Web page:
After passing in the U.S. House easily, the Register of Copyrights Selection and Accountability Act of 2017 was just introduced to the Senate and, if passed, will modernize the copyright office and help allow it to develop apart from the Library of Congress.
Guest post by Chris Castle of Music Tech Solutions
As the House of Representatives version of the Register of Copyrights Selection and Accountability Act of 2017 passed the House on April 26 with an extraordinarily lopsided bipartisan vote of 378-48, a version of that House bill was introduced in the Senate on May 2 as Senate Bill 1010. The Senate bill is identical to the House bill and is sponsored by Senate luminaries Senate Judiciary Committee Chairman Chuck Grassley (R-Iowa), ranking member Dianne Feinstein (D-Calif.), former chairmen Patrick Leahy (D-Vt.) and Orrin Hatch (R-Utah).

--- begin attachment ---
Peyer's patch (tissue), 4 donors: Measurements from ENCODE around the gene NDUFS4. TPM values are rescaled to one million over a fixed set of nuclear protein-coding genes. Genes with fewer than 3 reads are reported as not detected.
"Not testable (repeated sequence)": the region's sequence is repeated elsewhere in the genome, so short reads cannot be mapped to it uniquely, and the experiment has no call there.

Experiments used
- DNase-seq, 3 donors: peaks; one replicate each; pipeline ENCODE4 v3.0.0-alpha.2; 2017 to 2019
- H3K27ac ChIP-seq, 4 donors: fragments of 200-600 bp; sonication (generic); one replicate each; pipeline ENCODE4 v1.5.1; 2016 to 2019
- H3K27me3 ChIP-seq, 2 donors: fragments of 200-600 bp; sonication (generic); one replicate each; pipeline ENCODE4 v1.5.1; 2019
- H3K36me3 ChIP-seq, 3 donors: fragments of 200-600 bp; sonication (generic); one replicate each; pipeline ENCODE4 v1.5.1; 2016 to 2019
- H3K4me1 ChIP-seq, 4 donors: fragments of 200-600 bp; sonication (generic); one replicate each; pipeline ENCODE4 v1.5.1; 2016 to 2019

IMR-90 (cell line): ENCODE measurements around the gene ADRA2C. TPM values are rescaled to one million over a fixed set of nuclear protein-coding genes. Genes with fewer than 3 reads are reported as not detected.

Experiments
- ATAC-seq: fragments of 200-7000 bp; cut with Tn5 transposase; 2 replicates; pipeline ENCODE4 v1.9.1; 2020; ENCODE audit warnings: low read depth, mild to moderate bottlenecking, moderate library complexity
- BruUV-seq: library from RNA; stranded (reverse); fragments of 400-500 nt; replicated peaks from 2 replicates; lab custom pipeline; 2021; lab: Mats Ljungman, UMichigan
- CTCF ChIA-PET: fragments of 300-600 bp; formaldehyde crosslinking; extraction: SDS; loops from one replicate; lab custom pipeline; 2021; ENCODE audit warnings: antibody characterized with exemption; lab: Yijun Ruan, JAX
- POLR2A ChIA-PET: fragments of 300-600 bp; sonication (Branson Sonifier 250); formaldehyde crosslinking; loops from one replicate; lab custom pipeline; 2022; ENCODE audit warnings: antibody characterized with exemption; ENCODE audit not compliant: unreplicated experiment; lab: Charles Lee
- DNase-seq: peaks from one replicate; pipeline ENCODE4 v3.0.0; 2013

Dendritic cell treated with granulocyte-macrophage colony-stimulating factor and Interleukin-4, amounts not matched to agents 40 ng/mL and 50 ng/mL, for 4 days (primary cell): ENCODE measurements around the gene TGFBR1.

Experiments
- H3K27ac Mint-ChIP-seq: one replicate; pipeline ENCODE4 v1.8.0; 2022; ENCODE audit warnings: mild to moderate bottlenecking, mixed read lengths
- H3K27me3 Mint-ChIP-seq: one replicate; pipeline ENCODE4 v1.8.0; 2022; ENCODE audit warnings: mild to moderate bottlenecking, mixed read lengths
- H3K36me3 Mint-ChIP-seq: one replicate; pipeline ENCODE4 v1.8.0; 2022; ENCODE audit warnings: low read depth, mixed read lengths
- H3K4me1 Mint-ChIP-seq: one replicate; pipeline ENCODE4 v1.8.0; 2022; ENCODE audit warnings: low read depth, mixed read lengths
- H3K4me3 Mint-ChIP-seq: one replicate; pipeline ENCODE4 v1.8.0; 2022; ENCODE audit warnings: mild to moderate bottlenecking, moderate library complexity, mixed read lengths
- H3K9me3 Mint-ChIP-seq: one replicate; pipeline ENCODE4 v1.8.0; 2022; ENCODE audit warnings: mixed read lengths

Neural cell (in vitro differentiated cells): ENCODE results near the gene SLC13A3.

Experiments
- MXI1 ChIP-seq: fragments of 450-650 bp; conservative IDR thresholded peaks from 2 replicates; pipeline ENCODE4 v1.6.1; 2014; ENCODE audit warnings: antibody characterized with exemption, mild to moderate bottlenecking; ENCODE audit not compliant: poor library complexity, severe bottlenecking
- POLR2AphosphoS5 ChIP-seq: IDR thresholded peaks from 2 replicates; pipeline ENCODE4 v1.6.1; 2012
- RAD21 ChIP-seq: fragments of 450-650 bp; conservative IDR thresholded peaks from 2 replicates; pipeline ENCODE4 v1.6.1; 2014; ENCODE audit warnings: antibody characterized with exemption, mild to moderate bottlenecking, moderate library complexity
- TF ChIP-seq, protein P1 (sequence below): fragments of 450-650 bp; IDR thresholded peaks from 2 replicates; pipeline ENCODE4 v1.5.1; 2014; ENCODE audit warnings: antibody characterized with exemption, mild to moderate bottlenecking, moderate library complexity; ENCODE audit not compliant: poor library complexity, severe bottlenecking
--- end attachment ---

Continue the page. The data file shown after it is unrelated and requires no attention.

Remember that the purpose of the bill is to elevate the position of the head of the Copyright Office to a Presidential appointment (confirmed by the Senate) which is comparable to the U.S. Patent & Trademark Office and comparable legislative branch positions. The “Register of Copyrights” is currently (and historically) appointed by the Librarian of Congress, but the Congress decided to upgrade the position after recent controversy illuminated the benefit of that most justified disruption.
The Senate bill was read twice and referred to the Senate Rules Committee (which has direct jurisdiction over the Library of Congress). If no amendments are offered in the Senate, the bill can proceed straight to the President for signature.
Elevating the Register of Copyrights to a Presidential appointment is a long overdue first step toward modernizing the Copyright Office and allowing it to innovate separately from the extraordinary management weaknesses at the Library of Congress identified by the Government Accountability Office in its 2015 report (“Library of Congress Needs to Implement Recommendations to Address Management Weaknesses“).